We spent the final days of 2013 in Oklahoma City, celebrating the wedding of a “nephew”, son of a family to which my family has been closely related for generations, in friendship if not in DNA. It was my first time in Oklahoma.
When we’re in a new city, we walk around and go to museums. Walking around is not so easy in many American cities. There were no sidewalks on the busy road near our hotel. But we could drive to a small park in the center of Oklahoma City. There is a wide grassy field, a ring of trees, and a broad reflecting pool at the former site of the Murrah Building. There are also jagged concrete walls, the few pieces still standing 19 years after it was blown up by Timothy McVeigh on the morning of April 19, 1995, with the help of Terry Nichols and the encouragement of thousands of Americans in white supremacist, Christian Identity, government-hating organizations. In carefully planned rows facing the pool, within the footprint of the Murrah Building, sit 168 empty chairs with the names of everyone killed that day.
The park was peaceful. A park ranger answered our questions with clear and thoughtful stories. But we had even more questions, the pool had floating ice and the National Memorial Museum stood just a few feet away, in the damaged and repaired former Journal Record newspaper building.
We sat in a small room and listened to a recording of the Water Resources Board hearing that had begun at 9:00 on April 19. Unlike the woman, the “bureaucrat”, who was explaining the proceedings to all the participants, we knew what was coming. The explosion was still a shock, but it prepared me to see the hundreds of photographs of American faces, amidst fire and rubble, that the Museum uses to convey the human disaster that followed. In one room, a photo of each of the victims is displayed.
The park looked different when we came out of the museum. The chairs now had faces and personalities. The whole city looked different. We knew something more, felt something more, about the buildings in downtown Oklahoma City, about the people who lived in and near the city, about violent things that even a wedding can’t make you forget.
We visited another unique museum, the National Cowboy & Western Heritage Museum, at the top of the list of the state’s top museums. It used to be the National Cowboy Hall of Fame, and great cowboys are all around, real ones and Hollywood imitations, statues and paintings and artifacts from 200 years of the Western cowboy experience. The name has been changed and now both cowboys and Indians are honored. Towering above visitors as they enter the building is James Earle Fraser’s gigantic sculpture of a muscular Plains Indian, at “The End of the Trail”. The colorful, varied, and intricate art of and about Native Americans mingles with cowboy themes, just as they lived next to each other for hundreds of years.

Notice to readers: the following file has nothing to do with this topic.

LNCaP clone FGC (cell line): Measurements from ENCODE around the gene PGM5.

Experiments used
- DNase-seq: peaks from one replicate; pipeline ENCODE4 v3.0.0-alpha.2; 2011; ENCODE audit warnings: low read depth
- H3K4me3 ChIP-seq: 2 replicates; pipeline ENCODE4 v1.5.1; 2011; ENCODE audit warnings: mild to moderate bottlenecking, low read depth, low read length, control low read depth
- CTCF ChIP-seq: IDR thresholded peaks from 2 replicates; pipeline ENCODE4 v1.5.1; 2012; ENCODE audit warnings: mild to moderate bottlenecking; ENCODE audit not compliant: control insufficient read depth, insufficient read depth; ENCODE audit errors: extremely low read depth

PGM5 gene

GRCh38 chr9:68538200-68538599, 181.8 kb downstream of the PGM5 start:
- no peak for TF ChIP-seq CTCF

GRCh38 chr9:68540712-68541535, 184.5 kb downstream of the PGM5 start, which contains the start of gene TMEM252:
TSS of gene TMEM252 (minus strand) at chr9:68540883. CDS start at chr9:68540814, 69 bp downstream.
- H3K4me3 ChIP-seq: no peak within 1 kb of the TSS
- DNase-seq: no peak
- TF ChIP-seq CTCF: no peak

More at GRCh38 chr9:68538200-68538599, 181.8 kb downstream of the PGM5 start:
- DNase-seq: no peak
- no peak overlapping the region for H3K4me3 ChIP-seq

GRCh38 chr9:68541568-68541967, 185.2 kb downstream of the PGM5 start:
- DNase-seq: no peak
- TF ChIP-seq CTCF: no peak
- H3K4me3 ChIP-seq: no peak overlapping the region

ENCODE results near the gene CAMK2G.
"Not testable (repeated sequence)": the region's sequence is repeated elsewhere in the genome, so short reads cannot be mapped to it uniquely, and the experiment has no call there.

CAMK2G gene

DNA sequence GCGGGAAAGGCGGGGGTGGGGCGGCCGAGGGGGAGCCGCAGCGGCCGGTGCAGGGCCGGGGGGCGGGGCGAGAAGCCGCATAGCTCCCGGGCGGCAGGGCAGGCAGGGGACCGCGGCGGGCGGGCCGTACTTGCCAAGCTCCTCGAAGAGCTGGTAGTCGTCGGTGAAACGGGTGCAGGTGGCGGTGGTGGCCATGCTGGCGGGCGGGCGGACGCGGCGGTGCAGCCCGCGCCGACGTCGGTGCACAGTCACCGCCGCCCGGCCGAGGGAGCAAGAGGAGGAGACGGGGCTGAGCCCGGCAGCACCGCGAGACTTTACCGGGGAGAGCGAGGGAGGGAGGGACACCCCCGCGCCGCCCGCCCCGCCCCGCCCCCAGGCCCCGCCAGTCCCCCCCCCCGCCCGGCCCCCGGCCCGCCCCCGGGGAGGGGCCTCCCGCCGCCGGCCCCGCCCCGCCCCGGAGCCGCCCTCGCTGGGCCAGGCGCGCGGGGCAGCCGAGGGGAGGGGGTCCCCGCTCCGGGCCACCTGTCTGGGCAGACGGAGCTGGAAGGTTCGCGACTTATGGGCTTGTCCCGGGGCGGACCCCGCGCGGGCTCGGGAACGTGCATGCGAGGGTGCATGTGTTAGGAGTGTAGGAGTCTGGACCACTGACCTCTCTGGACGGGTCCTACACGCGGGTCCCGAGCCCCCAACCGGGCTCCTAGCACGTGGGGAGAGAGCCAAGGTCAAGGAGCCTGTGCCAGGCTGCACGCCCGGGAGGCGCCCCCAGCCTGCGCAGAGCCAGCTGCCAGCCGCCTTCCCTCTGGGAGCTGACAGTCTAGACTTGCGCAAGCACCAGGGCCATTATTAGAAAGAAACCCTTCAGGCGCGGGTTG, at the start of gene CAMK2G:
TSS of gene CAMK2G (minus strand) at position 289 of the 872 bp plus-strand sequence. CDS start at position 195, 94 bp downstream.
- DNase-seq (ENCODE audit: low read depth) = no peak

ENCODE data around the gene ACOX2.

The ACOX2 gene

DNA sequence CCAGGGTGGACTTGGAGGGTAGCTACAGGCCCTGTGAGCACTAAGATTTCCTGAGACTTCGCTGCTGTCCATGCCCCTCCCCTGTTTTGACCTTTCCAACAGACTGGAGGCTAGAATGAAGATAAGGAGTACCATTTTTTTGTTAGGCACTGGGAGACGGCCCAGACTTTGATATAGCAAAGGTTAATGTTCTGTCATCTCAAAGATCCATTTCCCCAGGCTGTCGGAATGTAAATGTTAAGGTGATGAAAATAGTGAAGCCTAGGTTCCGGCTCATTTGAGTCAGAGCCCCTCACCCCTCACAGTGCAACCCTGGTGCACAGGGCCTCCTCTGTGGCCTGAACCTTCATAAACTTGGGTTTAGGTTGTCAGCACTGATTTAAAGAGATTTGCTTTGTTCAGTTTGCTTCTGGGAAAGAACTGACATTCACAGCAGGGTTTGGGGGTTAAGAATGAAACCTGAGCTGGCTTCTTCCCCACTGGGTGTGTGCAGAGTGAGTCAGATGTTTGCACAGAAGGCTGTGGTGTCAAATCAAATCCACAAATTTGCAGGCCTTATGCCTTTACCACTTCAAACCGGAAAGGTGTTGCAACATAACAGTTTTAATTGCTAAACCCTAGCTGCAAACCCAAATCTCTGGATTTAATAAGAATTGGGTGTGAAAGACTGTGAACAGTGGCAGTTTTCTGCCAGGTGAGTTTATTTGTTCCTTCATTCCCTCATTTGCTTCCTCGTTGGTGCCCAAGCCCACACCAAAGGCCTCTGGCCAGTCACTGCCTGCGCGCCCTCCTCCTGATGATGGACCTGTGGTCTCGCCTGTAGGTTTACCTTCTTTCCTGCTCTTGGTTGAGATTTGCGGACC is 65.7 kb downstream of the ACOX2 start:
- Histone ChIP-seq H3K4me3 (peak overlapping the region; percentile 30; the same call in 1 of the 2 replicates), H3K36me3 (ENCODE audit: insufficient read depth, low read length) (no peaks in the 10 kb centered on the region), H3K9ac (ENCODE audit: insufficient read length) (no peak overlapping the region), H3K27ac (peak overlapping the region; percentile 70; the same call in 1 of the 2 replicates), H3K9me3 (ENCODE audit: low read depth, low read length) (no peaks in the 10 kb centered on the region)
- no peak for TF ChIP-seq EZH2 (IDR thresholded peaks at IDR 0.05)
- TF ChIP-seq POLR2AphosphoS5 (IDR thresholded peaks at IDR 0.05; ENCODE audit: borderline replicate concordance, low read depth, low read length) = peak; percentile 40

Most of that history was violent. Cowboys and Indians might have mostly been competitors, but it was soldiers who drove Native Americans westward across the country, on behalf of the US government. Those who didn’t die were confined and their culture was attacked, to be replaced by the superior civilization of the whites.
For Native Americans, the US government was the enemy. It carried out the popular wishes of white America, against Natives, against Africans and their descendants, against immigrants, especially if they were not white.
Now all those excluded people are part of America. White America and non-White America have been coming to terms my whole life, and that process will continue.
Some people oppose the full and equal inclusion of all Americans. Timothy McVeigh was the deadliest in a long line of Americans who have used public terror to attack “the government”. By “government”, McVeigh and people who share his ideas actually mean the whole American society whose government has changed so much in the last half century. McVeigh followed the bible of right-wing fanatics, the “Turner Diaries”, which claim that there is no way to destroy “the Jewish-liberal-democratic-equalitarian plague . . . without hurting many thousands of innocent people.” When McVeigh planned his crime, he set out to kill the government employees who help the elderly get their Social Security payments, who recruit for our armed forces, who enforce our laws.
McVeigh said, “I believe we are slowly turning into a socialist government. The government is continually growing bigger and more powerful and the people need to prepare to defend themselves against government control.” You can hear similar words from a whole flock of conservative politicians. You can read in your local paper about “government bureaucrats” who are responsible for America’s decline.
Government can be the enemy, as it was for the Native Americans. But it isn’t any more. Those who can’t tell the difference create the atmosphere for fanatics to take up violence against people who do our public work, people like us.
Jacksonville ILPublished in the Jacksonville Journal-Courier, January 7, 2014